The U.S. military and society function in a complex electromagnetic environment that is contested, congested, and constrained. Relying on GPS, cell phone networks, and satellite communications depends on the uninterrupted use of the electromagnetic spectrum. Adversaries have studied U.S. use of the spectrum and are developing and fielding advanced technology that targets U.S. electromagnetic capabilities. The recently published Electromagnetic Spectrum Superiority Strategy is a first step toward ensuring freedom of action in the spectrum.
The final National Security Commission on Artificial Intelligence Report provides useful recommendations for reorganizing the government and reprioritizing national security investments. One recommendation that stands out is the need to scale up digital talent in government, especially in creating talent pipelines for technologists. Human resource hiring practices do not provide the agility needed to hire, train, and retain a government technical workforce competent at using data and innovating in the digital realm. The process through the USAJOBS website is insufficient. There is a desperate need for workforce-development reforms, specifically in the technical workforce.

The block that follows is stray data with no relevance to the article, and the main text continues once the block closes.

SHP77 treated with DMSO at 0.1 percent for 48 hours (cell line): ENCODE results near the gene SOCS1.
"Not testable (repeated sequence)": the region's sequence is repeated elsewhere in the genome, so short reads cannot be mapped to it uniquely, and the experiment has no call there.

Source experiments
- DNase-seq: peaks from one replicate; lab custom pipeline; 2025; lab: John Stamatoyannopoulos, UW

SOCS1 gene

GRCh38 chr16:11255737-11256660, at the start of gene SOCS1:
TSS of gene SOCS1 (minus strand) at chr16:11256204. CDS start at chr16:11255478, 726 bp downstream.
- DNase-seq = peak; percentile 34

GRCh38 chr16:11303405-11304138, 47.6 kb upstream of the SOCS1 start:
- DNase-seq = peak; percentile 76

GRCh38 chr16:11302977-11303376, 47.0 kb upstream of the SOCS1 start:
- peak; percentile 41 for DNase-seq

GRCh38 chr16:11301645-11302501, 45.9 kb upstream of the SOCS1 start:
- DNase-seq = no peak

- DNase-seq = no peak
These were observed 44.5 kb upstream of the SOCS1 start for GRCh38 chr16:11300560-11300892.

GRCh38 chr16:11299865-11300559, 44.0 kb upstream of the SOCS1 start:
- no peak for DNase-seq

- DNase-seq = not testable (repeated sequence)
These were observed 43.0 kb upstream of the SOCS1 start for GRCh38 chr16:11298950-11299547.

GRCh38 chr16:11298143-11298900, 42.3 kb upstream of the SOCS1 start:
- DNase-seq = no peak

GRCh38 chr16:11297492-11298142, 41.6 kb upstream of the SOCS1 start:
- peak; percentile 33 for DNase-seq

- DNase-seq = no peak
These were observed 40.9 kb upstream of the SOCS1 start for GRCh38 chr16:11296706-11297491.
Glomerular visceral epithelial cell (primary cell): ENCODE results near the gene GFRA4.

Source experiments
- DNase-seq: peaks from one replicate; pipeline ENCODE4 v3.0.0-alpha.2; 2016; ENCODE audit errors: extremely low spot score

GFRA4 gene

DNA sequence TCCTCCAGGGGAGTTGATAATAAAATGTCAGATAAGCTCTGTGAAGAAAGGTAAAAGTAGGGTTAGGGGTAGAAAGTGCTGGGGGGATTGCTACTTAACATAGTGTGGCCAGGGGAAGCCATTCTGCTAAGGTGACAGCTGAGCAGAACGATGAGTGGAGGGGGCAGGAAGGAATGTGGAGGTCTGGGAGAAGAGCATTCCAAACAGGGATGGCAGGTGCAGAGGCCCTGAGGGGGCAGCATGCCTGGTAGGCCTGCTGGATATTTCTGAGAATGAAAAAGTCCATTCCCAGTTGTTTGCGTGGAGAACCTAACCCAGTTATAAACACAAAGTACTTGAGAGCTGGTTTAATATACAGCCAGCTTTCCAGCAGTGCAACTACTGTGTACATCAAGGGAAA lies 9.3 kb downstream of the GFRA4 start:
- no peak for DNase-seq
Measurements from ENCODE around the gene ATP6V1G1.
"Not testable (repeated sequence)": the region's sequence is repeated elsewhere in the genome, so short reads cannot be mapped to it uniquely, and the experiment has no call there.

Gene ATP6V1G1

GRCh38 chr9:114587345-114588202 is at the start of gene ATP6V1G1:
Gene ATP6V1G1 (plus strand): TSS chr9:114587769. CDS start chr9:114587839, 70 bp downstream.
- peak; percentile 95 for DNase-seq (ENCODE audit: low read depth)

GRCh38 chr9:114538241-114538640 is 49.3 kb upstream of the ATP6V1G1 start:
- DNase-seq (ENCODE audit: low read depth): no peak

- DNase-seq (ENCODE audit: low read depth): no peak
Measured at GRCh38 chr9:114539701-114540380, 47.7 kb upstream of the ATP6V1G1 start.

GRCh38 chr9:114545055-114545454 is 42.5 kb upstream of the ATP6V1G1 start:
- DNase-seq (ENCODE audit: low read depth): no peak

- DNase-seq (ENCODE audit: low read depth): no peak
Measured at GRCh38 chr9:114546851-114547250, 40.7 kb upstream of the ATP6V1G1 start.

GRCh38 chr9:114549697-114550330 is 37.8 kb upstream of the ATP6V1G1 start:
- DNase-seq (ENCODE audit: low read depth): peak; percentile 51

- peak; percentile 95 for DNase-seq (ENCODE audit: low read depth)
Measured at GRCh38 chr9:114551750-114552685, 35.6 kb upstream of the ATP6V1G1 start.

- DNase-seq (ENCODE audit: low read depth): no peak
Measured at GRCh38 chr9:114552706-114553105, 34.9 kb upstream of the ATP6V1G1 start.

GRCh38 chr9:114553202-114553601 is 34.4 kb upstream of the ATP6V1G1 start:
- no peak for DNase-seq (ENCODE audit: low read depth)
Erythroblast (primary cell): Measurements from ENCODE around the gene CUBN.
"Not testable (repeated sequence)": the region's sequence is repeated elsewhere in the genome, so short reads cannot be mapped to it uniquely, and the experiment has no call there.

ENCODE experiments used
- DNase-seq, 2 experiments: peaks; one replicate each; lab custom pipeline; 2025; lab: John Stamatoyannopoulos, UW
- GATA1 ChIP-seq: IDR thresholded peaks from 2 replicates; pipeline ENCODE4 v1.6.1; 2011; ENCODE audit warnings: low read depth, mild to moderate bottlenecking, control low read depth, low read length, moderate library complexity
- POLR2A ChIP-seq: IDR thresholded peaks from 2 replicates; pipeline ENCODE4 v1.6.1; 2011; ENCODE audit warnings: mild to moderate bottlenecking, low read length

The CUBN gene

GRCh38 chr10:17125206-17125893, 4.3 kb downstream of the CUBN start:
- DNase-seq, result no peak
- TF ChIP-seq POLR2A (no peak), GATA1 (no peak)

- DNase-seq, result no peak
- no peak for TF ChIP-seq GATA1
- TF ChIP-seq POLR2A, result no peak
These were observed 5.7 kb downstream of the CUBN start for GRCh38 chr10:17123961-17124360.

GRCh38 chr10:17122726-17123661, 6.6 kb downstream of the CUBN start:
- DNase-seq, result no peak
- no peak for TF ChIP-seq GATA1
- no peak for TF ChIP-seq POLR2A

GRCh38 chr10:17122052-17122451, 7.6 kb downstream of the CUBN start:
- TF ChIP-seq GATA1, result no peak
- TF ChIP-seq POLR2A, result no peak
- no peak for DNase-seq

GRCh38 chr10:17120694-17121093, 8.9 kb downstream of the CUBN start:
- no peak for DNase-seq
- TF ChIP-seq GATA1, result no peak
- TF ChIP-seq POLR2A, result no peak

One promising example is the National Security Innovation Network National Service Portfolio, which connects military, academic, and venture communities and provides flexible pathways to official service in the Department of Defense. Another is the requirement in Section 244 of the 2021 National Defense Authorization Act, which mandates that the Pentagon establish multi-institution consortia with academic institutions to access technical talent and expertise. The best technical minds should want to work on projects key to the nation’s defense.
Again, strategic reality—U.S. adversaries and the state of technology—demands the United States expand its conception of national security. This means the government can no longer prioritize investment in things easy to count—soldiers, airframes, ships, etc.. U.S. foes operate in ways U.S. leaders often do not expect or desire; and invariably they can neglect or not understand what could defeat the nation. Deterring conventional or nuclear war with traditional weapons is no longer sufficient to preserve the American way of life in the Information Age. The U.S. national security establishment must invest appropriately in cyber, artificial intelligence, electromagnetic spectrum, and information platform talent.